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B1 Level, the pillar of language acquisition

B1 level has been characterized as the pillar in the acquisition process concerning the L2 language. This can be easily justified if we take into account the fact that at this level, students are asked to live up to the expectations of a more demanding learning procedure. No matter what the skill is (reading, writing, listening, or speaking), the topics cover a wide variety of interests, whilst the tasks assigned seem to be more challenging. Likewise, a teacher’s duty is to engage his or her students’ attention so that any task can be carried out smoothly.

Text by: Vangelis Gogoussis, FLS ownerand Sophia Labrou, Teacher

If we focus on a particular skill, for example, speaking, we are going to find out that our job is really difficult as speaking is a productive and active skill, so our students’ participation is of primary importance! Imagine having a speaking lesson where no student is actually talking! Personally, I would quit and change my occupation. So not only should we bear in mind the topics covered but also the outline of the tasks so that they would generate interest and hold students’ undivided attention.

Since at this level we have to deal with teens, we should find engaging topics without being trite. Talking about topics like hobbies or leisure time, their food preferences or their favorite holiday destination certainly does not sound quite appealing to them. At least, not at this level. Therefore, we should always try to present everything to them in a different way. To exemplify, it is important to arouse their critical thinking by starting conversations or debates that are closely related to their emotions and personal experiences.

Starting from the topics, they find it more meaningful to discuss the eating disorders faced during adolescence, social issues like stereotypes or their position in society, technological advancements and their pros and cons, human relationships, how music can influence our feelings or behavior, how we can deal with different current affairs in the world and so on. Generally, studies have proven that emotions have a tremendous influence on cognitive processes, including perception, attention, learning, memory, and problem solving. They have a particularly strong influence on attention and are intimately linked to learning processes. Thus, motivating our students to express their personal views or feelings on issues facing on a daily basis is definitely a way to capture their minds!

A second, but equally essential factor is the way we present speaking tasks to them. Due to their rebellious nature, students adore conflicts at this level. In other words, they are fond of debating. So whenever I desire to have a fruitful speaking lesson, I definitely prepare a debate on a topic to discuss, for instance, the pros and cons of the topic analyzed. I couldn’t agree more that debates transform the learning procedure into a student-centered lesson. Students communicate their ideas much more effectively. Similarly, once again, 21st-century skills are cultivated. They are implicitly taught to exercise their creativity. Their participation boosts problem-solving and critical-thinking skills. In addition, they learn to be spontaneous and active learners, communicating their arguments fervently.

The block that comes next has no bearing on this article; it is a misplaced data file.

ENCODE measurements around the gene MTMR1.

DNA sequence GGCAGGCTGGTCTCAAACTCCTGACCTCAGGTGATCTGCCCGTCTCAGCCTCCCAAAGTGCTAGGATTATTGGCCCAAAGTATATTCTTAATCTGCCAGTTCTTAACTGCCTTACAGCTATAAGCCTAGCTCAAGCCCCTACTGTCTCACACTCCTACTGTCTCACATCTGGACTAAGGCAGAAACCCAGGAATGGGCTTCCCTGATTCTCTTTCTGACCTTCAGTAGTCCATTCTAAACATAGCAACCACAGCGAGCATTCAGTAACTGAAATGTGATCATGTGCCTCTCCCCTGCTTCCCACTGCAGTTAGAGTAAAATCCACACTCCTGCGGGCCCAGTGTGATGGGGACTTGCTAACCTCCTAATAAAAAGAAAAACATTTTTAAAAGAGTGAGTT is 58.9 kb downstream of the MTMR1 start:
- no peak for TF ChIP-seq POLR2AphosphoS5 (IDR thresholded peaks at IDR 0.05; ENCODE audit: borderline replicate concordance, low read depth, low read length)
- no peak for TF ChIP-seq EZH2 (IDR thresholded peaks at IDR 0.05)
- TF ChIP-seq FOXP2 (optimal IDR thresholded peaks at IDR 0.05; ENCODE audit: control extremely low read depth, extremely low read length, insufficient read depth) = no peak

Apart from the debates, they are really keen on tasks carried out via task-based learning (TBL). Due to its nature, it’s of utmost importance that students communicate. As a result, not only do their communication skills improve, but also their motivation and confidence. This can be justified by the fact that during TBL, students have to solve tasks that are relevant and interesting to them along with their peers. Since they are collaborating, they are becoming confident with the language within a group, which is a key step in acquiring that language. The bottom line is that they don’t actually feel that they’re studying a language at that moment because the task itself has gripped their minds.

When all is said and done, at the end of the day, the only thing that we care about is whether our students enjoyed the lesson. The best way to ensure this is to use relevant and engaging topics that develop and build their mindset according to their age and interests, disguised in the form of challenging tasks such as debates or TBL ones. At least, these are the ones in which our students immerse themselves.